Cultural fit is, as with any organisation, crucial. ‘At Microsoft, being brilliant at the basics is a given. I look at personality and different competencies and strengths rather than whether you can do double-entry bookkeeping. The way finance is going at Microsoft, everyone in my team is part of another group’s management team, supporting the business.’

The bulk of financial grunt work – things like expenses and accounts payable – is carried out by employees at a shared service centre in Dublin that processes transactions for the whole EMEA region. The company also outsources payroll and spends ‘a lot of money with outside experts’ on tax and Sarbanes-Oxley compliance (see box), but Hart is reluctant to extend the scope of its outsourced operations. ‘I don’t believe we should go any further. I think you could go too far outsourcing.’

The future of Microsoft may not lie with wholesale outsourcing of the finance function, but the commercial spin that Hart brings to the job is certainly set to continue. ‘The future will be more of the same. Even my counterparts in other parts of the world are looking to us to change their focus.’

An 800lb gorilla like Microsoft certainly can’t afford to sit still, and with competitors constantly looking to muscle in on its markets, Hart and his team have a tough task as evangelists for Microsoft-branded technology.

But some analysts have suggested that the company is entering a new era of maturity, symbolised earlier this month with a one-off special dividend payment of $3 a share, equivalent to $32bn. The company is also planning to buy back $30bn of shares over the next four years. ‘We’re just giving some money back to our shareholders.’ Hart says. ‘It’s a good thing.’

Maybe being generous to shareholders makes him feel better when he’s walking over the competition on the golf course.

Hart on Sarbox
Ask Paul Hart what keeps him awake at night, and he barely hesitates. ‘SOX is the one things that’s critical to us at the moment. We treat Sarbanes-Oxley as a massive priority.

‘When the rules were first released, companies had to have their internal controls audited from year ends after 1 May last year, which means we would have been one of the first.

‘It subsequently changed to November, but we carried on and got our auditors Deloitte & Touche to do some testing last year.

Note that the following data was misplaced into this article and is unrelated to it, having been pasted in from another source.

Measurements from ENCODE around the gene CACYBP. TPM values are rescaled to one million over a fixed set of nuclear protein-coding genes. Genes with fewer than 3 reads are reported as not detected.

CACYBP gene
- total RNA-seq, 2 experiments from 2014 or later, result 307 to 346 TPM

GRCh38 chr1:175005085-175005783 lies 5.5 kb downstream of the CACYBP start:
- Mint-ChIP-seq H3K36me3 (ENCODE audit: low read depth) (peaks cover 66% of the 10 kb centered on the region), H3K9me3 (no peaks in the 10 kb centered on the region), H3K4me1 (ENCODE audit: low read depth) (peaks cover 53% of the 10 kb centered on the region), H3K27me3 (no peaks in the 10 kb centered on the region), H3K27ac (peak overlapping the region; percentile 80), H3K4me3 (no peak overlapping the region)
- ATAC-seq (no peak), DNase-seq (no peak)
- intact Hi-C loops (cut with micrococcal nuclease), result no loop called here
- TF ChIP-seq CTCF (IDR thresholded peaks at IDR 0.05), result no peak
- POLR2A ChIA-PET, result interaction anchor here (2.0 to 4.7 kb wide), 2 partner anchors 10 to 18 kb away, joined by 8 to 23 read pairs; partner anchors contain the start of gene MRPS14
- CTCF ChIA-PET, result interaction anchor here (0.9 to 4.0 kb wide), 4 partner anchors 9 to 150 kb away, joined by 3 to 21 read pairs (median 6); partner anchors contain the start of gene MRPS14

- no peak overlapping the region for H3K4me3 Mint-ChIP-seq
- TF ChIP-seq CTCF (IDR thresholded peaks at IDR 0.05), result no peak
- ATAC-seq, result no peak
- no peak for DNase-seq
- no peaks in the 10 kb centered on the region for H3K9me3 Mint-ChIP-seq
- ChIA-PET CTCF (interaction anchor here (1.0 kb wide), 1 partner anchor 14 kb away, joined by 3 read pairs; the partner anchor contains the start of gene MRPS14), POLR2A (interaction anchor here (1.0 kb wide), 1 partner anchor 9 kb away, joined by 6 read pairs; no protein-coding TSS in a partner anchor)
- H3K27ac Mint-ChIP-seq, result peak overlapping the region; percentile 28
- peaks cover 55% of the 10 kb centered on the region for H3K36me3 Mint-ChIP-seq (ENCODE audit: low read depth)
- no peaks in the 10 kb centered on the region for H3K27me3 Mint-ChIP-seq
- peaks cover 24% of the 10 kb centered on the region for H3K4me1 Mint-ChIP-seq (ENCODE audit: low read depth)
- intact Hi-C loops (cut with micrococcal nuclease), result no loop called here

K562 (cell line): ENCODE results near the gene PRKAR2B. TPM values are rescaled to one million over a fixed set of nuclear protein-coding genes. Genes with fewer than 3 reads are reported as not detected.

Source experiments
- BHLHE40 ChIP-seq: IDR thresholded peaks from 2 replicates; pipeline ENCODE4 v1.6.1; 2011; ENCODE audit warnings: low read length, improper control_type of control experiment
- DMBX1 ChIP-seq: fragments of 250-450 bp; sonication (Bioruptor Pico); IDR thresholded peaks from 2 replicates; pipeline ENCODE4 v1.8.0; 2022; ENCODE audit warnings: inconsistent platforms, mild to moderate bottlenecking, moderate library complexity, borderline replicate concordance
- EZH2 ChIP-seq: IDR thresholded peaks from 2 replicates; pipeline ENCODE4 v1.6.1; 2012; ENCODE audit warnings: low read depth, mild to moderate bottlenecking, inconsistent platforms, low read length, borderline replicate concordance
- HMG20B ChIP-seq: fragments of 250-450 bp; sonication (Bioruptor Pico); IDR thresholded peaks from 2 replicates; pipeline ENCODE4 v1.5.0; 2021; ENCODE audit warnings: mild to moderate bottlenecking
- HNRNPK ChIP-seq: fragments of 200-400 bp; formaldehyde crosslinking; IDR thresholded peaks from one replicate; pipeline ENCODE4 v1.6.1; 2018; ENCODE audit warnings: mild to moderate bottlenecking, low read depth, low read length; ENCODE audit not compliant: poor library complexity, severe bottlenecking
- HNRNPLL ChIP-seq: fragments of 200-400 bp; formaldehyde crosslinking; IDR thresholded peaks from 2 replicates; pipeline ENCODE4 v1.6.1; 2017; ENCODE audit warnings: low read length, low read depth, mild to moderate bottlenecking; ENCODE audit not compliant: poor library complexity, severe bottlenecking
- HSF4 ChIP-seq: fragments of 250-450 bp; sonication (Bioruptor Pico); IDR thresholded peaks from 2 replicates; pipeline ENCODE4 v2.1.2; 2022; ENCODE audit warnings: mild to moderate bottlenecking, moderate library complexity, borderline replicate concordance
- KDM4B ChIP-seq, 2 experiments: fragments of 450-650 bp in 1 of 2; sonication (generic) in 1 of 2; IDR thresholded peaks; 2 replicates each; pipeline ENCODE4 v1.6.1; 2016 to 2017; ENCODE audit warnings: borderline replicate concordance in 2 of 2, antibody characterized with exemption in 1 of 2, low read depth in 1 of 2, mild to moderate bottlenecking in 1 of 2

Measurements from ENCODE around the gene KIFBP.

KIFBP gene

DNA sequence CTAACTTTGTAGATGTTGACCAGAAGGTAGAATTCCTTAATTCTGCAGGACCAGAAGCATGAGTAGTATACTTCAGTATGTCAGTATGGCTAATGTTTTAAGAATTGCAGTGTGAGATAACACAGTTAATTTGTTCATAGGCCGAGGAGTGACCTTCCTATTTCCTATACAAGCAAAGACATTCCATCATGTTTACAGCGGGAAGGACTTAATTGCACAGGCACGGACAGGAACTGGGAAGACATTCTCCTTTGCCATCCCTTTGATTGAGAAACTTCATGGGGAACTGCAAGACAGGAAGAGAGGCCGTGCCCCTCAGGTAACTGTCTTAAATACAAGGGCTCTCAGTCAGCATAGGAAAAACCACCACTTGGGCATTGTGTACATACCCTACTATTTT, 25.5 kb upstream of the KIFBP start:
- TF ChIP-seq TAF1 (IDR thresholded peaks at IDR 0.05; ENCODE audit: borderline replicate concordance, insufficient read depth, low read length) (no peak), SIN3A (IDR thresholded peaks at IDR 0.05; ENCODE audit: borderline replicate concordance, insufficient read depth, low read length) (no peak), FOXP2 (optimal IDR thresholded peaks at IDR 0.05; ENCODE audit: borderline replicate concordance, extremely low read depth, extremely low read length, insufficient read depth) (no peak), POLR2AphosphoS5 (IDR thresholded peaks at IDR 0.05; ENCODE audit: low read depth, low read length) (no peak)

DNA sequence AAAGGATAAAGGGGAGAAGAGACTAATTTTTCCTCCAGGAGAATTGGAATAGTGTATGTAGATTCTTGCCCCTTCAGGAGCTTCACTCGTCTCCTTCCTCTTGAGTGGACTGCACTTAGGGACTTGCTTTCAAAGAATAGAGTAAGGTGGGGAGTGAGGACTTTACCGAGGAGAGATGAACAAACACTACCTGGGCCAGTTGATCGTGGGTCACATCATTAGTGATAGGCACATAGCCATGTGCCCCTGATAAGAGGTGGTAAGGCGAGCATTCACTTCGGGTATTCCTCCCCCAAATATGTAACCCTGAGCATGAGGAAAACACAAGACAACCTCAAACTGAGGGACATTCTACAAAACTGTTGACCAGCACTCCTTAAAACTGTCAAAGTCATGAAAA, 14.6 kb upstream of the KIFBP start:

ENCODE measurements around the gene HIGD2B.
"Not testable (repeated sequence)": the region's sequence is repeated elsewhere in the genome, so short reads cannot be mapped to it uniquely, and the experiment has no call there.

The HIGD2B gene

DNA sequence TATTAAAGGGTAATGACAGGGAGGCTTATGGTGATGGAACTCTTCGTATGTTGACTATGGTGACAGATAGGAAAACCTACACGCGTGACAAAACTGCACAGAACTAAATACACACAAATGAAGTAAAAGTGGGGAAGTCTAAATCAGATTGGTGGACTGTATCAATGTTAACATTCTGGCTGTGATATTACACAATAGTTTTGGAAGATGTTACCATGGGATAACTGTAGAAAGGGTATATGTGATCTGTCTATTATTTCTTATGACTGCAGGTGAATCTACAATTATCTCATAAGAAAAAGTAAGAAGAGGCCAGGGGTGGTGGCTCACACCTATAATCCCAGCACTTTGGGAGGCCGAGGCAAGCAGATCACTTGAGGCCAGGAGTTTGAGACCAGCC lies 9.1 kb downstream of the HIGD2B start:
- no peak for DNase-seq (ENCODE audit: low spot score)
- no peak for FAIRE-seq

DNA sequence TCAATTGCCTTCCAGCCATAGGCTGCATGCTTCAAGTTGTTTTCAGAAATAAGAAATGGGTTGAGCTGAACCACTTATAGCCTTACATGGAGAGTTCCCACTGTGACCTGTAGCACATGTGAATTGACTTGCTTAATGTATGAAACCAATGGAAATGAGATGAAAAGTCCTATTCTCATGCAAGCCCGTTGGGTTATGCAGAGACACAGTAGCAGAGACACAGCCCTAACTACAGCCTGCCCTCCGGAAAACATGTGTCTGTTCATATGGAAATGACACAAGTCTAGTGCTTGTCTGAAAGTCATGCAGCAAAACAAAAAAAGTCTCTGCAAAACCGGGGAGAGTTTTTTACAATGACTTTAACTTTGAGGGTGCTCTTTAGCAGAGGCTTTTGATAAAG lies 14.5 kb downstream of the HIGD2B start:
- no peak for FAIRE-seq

‘With section 302, I had to go through that process every quarter. It’s a huge problem. We’ve had to change our processes and we have new tools for things like balance reconciliation. Before it was a nice-to-have, now it’s law.’

Now every single journal has to be approved by every single manager with backing to support it.

The task is made no easier by the complexity of Microsoft’s business model. ‘Our business is a complex one – we have seven P&Ls from the MSN business through to the Xbox, Windows and Office businesses. But we operate in a very consistent way around the business, reporting up to a regional level and then up to corporate. It allows us to escalate decisions quickly and it’s a process we’ve fine-tuned over the past 18 months.’

Hart is reluctant to put a figure on the cost of compliance, only going as far as to describe it as ‘many millions of dollars’ – primarily to pay the army of outside consultants – ‘although it’s not as much as some companies are spending.’

He’s convinced that having one ERP platform globally makes it easy to make changes to processes. ‘It’s scary how fast a change can be with 57,000 people. But fortunately,’ he adds, ‘I’m not the kind of person who gets stressed out too easily.’

Only last week, it was revealed that the move to Sarbanes-Oxley compliance would cost UK corporates as much as £120m. At the same time, the London Stock Exchange said it was anticipating a surge in de-listings as a direct result of the regulatory burden.

A survey of 321 US companies by Financial Executives International found the biggest corporations could face a bill as large as $4.6m for compliance, while the average burden would be $2m.